The reasons most modern farmers buy seeds and don't save them is like any other kind of capital intensive manufacturing, you get specialization. It is important to remember that farming is not just gardening with large power equipment, it is fundamentally different. Seed germination can be iffy at best and careful seed harvesting and processing are key and require specialized equipment (our family's equipment was donated to Hale County museum when my Grandmother passed away). This means saving seeds from last years harvest isn't a trivial exercise but rather yet another toilsome task with small profit for the farmer, and if he can buy seed gets to sell 100% of his yield and probably get a higher germination rate in the process. He also isn't locked into growing the same thing next year or even the same variety of the same thing and can respond somewhat better to market condition and for some crops saving the seed is actually really difficult. Things like cotton, and a lot of vegetables are actually harvested before they go to seed (lettuce, potatoes, all the brassicas). So buying seed from another farmer that specializes in that just makes sense for a lot of farmers, and doesn't require any grand corporate conspiracy to screw anybody.

I am not saying Monsanto isn't the devil in corporate form-I am pretty sure they are, but GMO is not Monsanto is not Hybrid.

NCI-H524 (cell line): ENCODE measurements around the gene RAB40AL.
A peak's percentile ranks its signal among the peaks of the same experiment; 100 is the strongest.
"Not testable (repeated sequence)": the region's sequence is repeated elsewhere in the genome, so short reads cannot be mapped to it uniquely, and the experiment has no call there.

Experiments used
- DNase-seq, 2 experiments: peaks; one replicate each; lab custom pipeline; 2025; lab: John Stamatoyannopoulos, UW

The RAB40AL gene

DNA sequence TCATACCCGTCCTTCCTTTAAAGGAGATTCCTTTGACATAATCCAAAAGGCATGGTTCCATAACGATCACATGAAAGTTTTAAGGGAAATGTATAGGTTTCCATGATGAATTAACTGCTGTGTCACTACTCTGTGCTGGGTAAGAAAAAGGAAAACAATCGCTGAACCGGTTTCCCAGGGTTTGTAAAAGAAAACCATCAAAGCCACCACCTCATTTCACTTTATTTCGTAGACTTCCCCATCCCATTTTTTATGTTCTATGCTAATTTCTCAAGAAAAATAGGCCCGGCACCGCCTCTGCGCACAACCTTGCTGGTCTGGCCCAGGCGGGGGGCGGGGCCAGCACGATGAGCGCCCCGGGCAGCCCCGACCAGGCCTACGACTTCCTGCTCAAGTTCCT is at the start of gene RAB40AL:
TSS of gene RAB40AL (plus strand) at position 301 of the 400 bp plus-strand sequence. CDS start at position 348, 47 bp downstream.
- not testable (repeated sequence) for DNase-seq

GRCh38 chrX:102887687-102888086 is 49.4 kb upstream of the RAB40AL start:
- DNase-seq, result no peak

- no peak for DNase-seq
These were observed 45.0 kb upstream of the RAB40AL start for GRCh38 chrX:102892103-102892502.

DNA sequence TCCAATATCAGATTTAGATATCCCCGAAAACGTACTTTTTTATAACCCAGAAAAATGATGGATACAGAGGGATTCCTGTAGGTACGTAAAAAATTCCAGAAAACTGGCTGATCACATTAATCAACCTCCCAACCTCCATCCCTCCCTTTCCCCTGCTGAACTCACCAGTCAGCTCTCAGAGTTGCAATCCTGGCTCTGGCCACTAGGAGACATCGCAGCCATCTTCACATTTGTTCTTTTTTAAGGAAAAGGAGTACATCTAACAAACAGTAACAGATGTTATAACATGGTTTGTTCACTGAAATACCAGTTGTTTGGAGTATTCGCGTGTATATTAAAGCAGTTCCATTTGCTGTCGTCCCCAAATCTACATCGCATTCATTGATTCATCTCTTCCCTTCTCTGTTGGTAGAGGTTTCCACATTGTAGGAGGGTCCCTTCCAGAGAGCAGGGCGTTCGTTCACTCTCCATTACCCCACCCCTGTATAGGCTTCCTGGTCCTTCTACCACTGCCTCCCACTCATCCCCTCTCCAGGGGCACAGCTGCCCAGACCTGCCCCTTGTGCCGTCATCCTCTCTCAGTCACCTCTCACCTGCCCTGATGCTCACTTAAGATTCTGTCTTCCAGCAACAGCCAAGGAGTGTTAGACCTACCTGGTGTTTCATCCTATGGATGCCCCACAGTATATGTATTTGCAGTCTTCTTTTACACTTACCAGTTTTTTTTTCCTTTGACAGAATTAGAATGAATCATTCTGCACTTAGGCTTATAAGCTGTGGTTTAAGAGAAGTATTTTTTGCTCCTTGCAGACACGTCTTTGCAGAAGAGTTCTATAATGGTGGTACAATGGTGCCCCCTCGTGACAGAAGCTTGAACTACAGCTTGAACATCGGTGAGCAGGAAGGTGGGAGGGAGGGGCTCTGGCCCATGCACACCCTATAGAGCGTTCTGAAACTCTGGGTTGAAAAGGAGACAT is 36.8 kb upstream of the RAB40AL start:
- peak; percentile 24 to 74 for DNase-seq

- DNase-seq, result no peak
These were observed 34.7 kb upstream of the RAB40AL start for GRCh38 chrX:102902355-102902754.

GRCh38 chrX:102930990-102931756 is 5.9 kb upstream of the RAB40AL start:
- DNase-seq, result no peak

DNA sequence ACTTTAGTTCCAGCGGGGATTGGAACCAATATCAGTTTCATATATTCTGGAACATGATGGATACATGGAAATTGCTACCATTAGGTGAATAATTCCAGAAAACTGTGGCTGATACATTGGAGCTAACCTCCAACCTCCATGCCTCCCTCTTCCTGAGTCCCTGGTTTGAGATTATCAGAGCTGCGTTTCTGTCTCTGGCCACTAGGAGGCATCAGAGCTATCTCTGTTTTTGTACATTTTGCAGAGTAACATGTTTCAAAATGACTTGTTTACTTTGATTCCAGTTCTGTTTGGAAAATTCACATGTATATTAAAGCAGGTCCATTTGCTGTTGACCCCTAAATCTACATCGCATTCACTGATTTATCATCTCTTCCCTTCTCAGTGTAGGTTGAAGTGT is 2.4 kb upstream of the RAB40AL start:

posted by bartonlong at 10:26 AM on May 9 [14 favorites]


If you have a backyard garden or a bit of space in a community garden, you can try this out yourself. You can get an heirloom tomato and an F1 hybrid tomato pretty easily at a gardening center (or start them from seed next year!), of the same sort of tomato (grape tomato, beefsteak, pink, whatever), and grow them side by side and see the difference yourself. The F1 hybrids are just EASIER ... they tend to produce larger tomatoes and wilt less in the heat and the plants are more vigorous generally.

We are Seed Savers fans and grow lots of heirloom varieties of lots of plants in our home garden, and we actually save seeds years-to-year, but we tend to get F1 hybrids for half our tomatoes (especially the ones the kids are growing -- less frustrating for them) and for sweet corn, because F1 sweet corns are just goooooooooood.